Dear Aunt Agatha,
The job hunt is still ongoing. I had my first interview last month, for an IT Director position, which I had to put in a lot of preparation for. Didn't get it, but at least it was a positive sign to be under consideration.
However it is probably just as well that I'm not working yet, because there is more than enough to do at home.
There's all the kinds of stuff that you'd expect, of course. Loads of boxes to unpack, things to find homes for, and still more things to buy. And all the packaging and garbage to dispose of. Luckily they recycle a whole lot more here than Guernsey, and kerbside pickup too. The playroom is finally useable, but the garage still resembles a warehouse.
But then there's all the unlooked-for projects that reared their heads as we took stock of our new environment. We've had endless phone calls and visits by a stream of tradesmen to quote on various pieces of work that need doing. I sometimes think we need a revolving door at the front of the house to cope with the traffic.
Our property is surrounded by hedges that have been untended for a few years. A big enough job to get quotes for. In the end, a whole gang of men spent all day cutting rampant vegetation back to a manageable height, and shredding the offcuts. Wow! What a difference. The back yard has opened out considerably and gets a lot more light now.
And we need quotes to re-roof the house (which we knew about from the building inspector's report), to put more units and worktops into the kitchen, and to remodel the bedrooms downstairs for the kids to move into. This north American penchant for built-in closets is great when they are properly designed, but when they are added as an afterthought they can really mess up a space. So we want them gone, and the kids will use the standalone furniture we brought with us.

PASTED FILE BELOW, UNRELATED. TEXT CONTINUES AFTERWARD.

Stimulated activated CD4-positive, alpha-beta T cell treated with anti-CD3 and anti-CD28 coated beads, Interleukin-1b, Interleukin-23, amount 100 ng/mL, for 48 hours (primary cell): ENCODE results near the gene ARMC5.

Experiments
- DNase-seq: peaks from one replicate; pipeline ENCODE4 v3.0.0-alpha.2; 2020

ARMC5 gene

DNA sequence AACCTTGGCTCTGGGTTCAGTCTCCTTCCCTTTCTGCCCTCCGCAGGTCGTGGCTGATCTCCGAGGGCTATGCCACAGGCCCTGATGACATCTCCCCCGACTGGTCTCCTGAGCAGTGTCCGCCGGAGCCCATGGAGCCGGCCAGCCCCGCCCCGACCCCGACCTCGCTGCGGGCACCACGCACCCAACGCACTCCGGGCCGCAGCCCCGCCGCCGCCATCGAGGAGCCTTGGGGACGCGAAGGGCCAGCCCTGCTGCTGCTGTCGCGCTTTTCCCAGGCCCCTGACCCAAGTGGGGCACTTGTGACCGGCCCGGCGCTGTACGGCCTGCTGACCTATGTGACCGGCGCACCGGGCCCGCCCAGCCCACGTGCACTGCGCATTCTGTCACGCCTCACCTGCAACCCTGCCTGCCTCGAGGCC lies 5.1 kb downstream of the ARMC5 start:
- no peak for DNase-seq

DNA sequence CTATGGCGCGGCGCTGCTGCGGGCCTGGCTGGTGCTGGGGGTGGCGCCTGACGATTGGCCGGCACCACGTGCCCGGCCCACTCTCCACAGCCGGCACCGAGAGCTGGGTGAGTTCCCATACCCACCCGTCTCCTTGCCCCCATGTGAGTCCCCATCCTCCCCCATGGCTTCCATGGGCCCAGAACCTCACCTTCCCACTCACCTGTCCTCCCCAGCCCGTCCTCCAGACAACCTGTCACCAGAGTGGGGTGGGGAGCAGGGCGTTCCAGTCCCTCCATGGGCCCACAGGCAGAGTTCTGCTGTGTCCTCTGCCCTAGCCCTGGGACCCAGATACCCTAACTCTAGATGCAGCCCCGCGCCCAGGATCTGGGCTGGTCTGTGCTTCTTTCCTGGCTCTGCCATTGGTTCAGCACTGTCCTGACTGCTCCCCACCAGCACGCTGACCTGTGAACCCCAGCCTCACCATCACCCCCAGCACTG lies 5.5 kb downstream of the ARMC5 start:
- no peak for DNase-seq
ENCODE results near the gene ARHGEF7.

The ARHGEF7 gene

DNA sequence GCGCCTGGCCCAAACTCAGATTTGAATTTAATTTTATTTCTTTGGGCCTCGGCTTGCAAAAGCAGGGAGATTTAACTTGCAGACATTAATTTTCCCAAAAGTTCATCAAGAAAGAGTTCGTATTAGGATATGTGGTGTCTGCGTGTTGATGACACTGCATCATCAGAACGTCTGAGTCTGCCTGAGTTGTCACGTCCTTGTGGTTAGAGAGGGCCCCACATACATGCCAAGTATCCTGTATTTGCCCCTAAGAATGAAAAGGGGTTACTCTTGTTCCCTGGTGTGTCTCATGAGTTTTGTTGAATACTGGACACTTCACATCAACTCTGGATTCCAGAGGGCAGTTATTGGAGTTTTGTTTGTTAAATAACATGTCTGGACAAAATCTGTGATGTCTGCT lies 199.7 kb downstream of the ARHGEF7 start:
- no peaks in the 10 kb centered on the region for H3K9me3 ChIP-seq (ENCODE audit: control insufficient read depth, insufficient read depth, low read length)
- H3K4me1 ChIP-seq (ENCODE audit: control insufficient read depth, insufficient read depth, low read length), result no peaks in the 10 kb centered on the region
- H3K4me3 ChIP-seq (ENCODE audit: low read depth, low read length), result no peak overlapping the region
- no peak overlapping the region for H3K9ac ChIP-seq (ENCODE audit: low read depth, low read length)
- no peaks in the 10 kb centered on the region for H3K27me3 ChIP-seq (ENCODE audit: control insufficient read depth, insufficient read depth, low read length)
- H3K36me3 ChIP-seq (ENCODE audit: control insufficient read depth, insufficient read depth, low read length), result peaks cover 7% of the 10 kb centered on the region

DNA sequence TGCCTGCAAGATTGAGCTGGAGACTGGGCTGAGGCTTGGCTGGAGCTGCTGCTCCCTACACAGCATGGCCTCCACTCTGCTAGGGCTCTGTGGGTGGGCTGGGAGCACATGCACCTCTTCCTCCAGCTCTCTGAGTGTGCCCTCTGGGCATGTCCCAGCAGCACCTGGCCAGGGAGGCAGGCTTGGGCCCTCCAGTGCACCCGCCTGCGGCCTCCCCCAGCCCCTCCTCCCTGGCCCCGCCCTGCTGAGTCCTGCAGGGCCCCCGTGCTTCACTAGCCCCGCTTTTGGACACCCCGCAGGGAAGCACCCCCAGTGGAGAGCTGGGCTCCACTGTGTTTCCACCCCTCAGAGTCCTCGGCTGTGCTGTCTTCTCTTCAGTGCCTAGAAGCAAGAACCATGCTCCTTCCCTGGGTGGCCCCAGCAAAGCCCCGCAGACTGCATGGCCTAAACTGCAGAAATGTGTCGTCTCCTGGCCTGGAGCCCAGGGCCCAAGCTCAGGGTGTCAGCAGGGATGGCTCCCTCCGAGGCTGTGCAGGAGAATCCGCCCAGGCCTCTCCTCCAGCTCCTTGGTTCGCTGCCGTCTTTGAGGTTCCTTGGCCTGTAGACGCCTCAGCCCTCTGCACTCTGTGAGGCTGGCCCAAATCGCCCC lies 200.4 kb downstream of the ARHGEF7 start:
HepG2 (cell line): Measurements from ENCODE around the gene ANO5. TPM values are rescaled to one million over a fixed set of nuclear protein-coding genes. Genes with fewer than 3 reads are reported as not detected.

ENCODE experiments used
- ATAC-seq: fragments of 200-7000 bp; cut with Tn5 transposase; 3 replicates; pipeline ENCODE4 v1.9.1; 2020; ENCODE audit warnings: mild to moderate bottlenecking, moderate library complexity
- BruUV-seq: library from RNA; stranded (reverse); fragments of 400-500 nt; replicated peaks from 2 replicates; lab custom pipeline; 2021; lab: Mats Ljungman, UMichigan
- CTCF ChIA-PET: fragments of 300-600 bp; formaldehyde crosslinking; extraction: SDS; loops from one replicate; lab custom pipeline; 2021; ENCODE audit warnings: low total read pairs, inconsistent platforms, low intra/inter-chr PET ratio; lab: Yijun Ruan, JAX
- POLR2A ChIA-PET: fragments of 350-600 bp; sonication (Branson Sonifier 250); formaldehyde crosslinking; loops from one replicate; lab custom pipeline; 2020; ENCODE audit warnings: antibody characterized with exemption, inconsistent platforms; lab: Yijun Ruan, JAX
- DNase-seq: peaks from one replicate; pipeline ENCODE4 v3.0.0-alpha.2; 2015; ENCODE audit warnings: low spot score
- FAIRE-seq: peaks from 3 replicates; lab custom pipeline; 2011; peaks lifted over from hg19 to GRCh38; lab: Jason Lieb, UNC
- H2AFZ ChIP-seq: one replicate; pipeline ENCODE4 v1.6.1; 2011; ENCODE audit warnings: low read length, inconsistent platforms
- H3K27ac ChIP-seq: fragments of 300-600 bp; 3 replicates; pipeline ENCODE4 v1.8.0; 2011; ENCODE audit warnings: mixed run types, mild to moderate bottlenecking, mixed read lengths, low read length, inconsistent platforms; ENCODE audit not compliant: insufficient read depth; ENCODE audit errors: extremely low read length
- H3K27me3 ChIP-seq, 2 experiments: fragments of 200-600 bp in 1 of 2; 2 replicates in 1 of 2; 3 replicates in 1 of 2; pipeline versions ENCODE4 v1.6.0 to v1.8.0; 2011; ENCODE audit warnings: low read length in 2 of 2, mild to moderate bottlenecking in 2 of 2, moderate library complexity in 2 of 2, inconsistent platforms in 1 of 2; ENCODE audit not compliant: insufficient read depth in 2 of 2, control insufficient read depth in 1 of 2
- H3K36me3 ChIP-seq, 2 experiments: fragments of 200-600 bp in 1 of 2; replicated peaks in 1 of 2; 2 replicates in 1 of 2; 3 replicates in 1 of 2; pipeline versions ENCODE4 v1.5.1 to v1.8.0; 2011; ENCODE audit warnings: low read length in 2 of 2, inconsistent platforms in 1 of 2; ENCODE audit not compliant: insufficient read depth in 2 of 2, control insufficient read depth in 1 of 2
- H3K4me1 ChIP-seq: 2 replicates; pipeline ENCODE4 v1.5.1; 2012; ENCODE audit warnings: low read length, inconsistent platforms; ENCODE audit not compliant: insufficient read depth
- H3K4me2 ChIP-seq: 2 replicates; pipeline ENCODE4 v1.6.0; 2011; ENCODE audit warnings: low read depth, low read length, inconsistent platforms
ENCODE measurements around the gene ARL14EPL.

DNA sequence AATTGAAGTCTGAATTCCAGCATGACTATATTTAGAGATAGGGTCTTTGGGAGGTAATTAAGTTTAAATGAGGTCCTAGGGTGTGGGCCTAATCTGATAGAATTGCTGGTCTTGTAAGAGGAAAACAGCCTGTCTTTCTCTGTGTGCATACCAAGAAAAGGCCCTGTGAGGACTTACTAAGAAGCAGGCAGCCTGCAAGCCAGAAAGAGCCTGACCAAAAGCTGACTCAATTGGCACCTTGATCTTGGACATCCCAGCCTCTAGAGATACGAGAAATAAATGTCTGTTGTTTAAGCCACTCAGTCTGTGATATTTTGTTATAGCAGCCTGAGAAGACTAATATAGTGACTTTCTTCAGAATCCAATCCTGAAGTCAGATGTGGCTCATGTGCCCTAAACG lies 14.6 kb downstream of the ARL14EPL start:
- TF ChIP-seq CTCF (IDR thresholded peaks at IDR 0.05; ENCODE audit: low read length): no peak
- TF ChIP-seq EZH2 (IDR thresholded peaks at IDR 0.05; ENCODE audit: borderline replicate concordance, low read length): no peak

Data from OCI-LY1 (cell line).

Ali and I both spent many long hours clearing a huge patch of ivy choking two trees and about thirty feet of one of the back borders. In doing so, we uncovered a pile of stones the size of a small car, and a big open compost bin that was completely hidden from view. When this is all cleared, there'll be a fantastic space for a children's play area.
The cats have been exploring their new back yard, and getting used to a new arrival. Ali always said that when we had the space she wanted a dog. So now we have a dog! A husky-plus-goodness-knows-what puppy from one of the local rescue societies. Very cute, though. As a result I've had an endless stream of small jobs around the place making the fence and gates puppy-proof. And trying to keep the cat bowls and litter tray out of harm's way.
And, yes, another stream of people to quote for fencing the back of the yard properly. For huskies, the recommendation is six feet! So that means I've got to go around the boundary making sure it is accessible. Stones, soil, and logs to shift out of the way. And a rickety tin shed to demolish.
We learned more about practices for marking out properties along the way. Property lines over here are marked by boundary pins, actually long metal stakes, sunk into the earth at the corners. We managed to locate the one at the far corner so we know our new fence is within our property.
Even that isn't the whole picture. There are many more smaller jobs to get the junk-heap that is our back yard under some sort of control. So, yes, we've been busy this month and there's a lot still to go. But it is good to see signs of progress around the place.